Massively Parallel Machine Learning in the Virtual Observatory as a Key Technology in the Era of Multi-Million Spectral Surveys

P. Škoda* and Mihir Arjunwadkar2
Astronomical Institute of the Czech Academy of Sciences, Fricova 298, Ondrejov

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The archives of multi-object spectral surveys such as SDSS or LAMOST currently contain millions of pipeline-reduced spectra of celestial objects. Most ca be identified as stars of recognised spectral types, according to quick comparisons with extensive lists of template spectra. To date, the dominant application of spectral libraries is for statistic estimates of similarity, measured in a sequential or simply parallel manner, by comparing all the survey spectra and their PCA components with a grid of templates.

In this paper we propose a new approach that uses modern machinelearning techniques as semi-supervised training, deep learning, or outlier detecting that helps to identify specific rare cases of unusual objects like stars with strong emission lines or P-Cyg profiles, or blazars, as well as to eliminate the instrumental and processing artefacts which cannot be handled correctly by a normal streaming pipeline. The amount of data and time-absorbing algorithms require a ‘Big Data’ approach, using massively parallel processing in the cloud by applying modern technologies such as GPGPUs, Hadoop and Spark.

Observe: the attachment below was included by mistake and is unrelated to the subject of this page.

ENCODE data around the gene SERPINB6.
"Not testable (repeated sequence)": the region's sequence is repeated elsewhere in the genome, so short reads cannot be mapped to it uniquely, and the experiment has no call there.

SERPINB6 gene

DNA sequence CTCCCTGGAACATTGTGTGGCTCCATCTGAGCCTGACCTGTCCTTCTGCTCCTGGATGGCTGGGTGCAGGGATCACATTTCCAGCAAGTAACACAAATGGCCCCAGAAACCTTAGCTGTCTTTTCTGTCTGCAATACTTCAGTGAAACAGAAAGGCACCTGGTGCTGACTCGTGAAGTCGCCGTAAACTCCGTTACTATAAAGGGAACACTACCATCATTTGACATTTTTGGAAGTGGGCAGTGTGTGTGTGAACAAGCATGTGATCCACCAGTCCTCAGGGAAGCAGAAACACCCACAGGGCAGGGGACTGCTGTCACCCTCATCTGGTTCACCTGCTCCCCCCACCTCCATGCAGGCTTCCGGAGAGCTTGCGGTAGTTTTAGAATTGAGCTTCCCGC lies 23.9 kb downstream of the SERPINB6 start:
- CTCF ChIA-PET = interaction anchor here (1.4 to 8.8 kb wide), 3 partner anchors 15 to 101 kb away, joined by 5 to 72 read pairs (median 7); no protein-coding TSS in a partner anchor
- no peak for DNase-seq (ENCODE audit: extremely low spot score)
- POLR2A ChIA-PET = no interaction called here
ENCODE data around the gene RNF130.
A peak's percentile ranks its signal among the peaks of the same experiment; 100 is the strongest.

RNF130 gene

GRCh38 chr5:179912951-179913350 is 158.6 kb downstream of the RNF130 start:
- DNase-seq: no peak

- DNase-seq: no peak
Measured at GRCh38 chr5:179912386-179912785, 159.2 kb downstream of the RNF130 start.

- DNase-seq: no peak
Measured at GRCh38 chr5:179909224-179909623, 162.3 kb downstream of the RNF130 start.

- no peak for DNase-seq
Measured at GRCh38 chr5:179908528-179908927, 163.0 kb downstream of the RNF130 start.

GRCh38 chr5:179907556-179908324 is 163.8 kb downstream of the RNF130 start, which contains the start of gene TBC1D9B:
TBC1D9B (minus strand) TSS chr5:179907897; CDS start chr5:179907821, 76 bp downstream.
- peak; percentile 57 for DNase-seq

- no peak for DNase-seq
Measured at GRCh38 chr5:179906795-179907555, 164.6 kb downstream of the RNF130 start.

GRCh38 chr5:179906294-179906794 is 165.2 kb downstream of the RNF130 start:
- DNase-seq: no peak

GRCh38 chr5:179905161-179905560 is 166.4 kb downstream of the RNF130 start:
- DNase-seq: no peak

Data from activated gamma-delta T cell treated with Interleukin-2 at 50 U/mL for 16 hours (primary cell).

An important stage towards verifying the results is an interactive visualisation and cross-matching with other data such as photometric surveys, spectra acquired by other surveys, space missions and multi-wavelength data of similar coverage, as well as comparisons with alternative models. All this can be easily achieved through correct exploitation of Virtual Observatory standards.

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Keywords : stars: emission-line, Be; methods: data analysis; techniques: spectroscopic; virtual observatory; machine learning